Charges of aggravated trespass against 109 people accused of storming Fortnum and Mason have been dropped. A sit-in organised by campaign group UK Uncut was held at the luxury food store on Piccadilly, central London, in March in protest over alleged tax avoidance by the business's part-owners. The Crown Prosecution Service (CPS) has decided the prosecutions were not necessarily in the public interest. But it is continuing to pursue cases against 30 others who were charged. UK Uncut claimed about 200 of its supporters forced themselves into the shop - known as the Queen's grocer - as trouble flared in central London.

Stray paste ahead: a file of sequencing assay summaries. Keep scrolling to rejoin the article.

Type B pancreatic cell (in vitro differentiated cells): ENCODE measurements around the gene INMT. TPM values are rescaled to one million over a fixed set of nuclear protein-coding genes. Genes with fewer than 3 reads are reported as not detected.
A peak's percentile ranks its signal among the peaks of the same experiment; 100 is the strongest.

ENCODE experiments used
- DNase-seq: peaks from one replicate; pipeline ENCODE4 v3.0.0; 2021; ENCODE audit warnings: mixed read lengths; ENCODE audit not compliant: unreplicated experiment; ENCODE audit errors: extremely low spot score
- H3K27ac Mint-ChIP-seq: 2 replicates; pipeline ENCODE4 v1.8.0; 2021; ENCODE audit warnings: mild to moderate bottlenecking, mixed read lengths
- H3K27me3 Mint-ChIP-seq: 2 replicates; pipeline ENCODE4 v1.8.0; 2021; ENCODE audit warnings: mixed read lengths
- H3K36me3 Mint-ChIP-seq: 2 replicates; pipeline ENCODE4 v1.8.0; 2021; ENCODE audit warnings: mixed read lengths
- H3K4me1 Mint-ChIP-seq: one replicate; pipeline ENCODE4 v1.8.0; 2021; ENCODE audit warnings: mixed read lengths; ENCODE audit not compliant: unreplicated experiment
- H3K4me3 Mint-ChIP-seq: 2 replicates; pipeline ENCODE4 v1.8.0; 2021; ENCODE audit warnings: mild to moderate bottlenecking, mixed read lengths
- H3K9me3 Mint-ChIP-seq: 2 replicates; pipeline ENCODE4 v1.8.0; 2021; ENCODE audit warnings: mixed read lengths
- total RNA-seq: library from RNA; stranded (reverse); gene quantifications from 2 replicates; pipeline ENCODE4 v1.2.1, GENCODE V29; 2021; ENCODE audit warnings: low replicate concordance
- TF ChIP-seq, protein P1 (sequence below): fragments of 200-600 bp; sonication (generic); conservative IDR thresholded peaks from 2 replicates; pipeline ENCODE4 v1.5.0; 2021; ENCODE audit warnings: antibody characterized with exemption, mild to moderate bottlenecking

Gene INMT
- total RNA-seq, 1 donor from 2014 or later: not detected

Police arrested 145 people and 139 of those were charged. Alison Saunders, Chief Crown Prosecutor of CPS London, said: "I have decided that the cases against 109 individuals who were charged after protesting in Fortnum and Mason on 26 March should be discontinued. "However, we will continue to pursue the other 30 cases through the judicial process." She said that there was sufficient evidence to provide a realistic prospect of conviction for the offence of aggravated trespass against all the defendants, but decided that a prosecution was not necessary in the public interest.
She said this was because of the fact that the sit-in was a single incident, the defendants had not been involved in similar offences previously and that they played only a minor role in the offending behaviour. She also said that if the defendants had been convicted the court would be likely to impose only a nominal penalty.